Although most UTIs are not serious, they are painful. About half of all women has at least one urinary tract infection in her lifetime. Many women have several urinary tract infections during their lifes. The good news is that antibiotic treatment quickly relieves the symptoms of UTI; however, you must take all the antibiotics prescribed or you risk having a recurrent urinary infection. Your doctor may ask you to return for a follow up urinalysis after you complete antibiotic treatment to make sure the infection is completely gone.
The most common causes of urinary tract infections include bacteria from the bowels that migrates to the urethra, vigorous sexual activity during which bacteria is massaged into the urethra, having multiple sex partners, and suddenly having sex more more often than usual (also known as "honeymooner's cystitis").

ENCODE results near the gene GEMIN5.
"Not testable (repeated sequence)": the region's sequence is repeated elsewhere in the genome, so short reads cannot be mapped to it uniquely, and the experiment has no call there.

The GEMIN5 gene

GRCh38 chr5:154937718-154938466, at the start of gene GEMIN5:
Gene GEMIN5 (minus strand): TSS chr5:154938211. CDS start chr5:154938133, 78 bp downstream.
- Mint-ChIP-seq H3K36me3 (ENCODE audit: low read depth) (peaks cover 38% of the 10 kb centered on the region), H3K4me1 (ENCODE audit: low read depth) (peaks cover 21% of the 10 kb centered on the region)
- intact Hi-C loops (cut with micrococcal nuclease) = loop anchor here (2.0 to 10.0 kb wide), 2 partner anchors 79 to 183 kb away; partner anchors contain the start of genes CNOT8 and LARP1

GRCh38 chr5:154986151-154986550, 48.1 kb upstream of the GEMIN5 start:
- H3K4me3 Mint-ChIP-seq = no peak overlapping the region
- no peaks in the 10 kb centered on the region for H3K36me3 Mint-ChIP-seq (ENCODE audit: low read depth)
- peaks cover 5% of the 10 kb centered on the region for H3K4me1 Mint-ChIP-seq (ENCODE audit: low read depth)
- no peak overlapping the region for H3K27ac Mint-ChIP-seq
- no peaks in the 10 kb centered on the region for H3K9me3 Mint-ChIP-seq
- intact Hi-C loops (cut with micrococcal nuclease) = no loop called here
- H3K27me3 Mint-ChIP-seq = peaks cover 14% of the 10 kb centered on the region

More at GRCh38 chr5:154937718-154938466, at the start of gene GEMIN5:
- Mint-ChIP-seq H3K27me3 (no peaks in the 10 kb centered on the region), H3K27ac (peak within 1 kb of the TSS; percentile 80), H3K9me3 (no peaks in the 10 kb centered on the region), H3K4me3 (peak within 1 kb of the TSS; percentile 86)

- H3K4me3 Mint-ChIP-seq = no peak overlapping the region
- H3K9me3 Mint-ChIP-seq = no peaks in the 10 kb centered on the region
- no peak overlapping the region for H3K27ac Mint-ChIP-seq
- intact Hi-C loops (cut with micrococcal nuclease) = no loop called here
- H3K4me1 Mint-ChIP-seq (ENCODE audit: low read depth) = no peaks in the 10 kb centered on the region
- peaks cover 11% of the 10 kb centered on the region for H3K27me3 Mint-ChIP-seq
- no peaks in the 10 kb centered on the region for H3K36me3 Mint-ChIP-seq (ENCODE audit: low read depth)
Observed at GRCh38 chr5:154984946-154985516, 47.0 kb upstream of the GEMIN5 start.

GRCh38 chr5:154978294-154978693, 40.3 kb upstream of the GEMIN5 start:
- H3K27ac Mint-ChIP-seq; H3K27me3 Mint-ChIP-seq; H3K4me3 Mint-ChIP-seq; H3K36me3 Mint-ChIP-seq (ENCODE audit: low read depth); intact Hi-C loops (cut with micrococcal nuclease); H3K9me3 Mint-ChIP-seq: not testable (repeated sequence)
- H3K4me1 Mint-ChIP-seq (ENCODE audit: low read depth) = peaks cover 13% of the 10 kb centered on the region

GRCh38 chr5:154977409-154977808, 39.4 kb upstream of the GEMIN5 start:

Practicing good personal hygiene can help prevent urinary tract infections. This includes always wiping from front to back after urination and bowel movements, as well as daily washing of the skin around and between the vagina and rectum. Washing, or showering, both before and after sexual activity may also lower your risk of getting a urinary tract infection.
Urinary Tract Infection. Medline Plus. http://www.nlm.nih.gov/medlineplus/ency/article/000521.htm. Accessed 03/07/2011.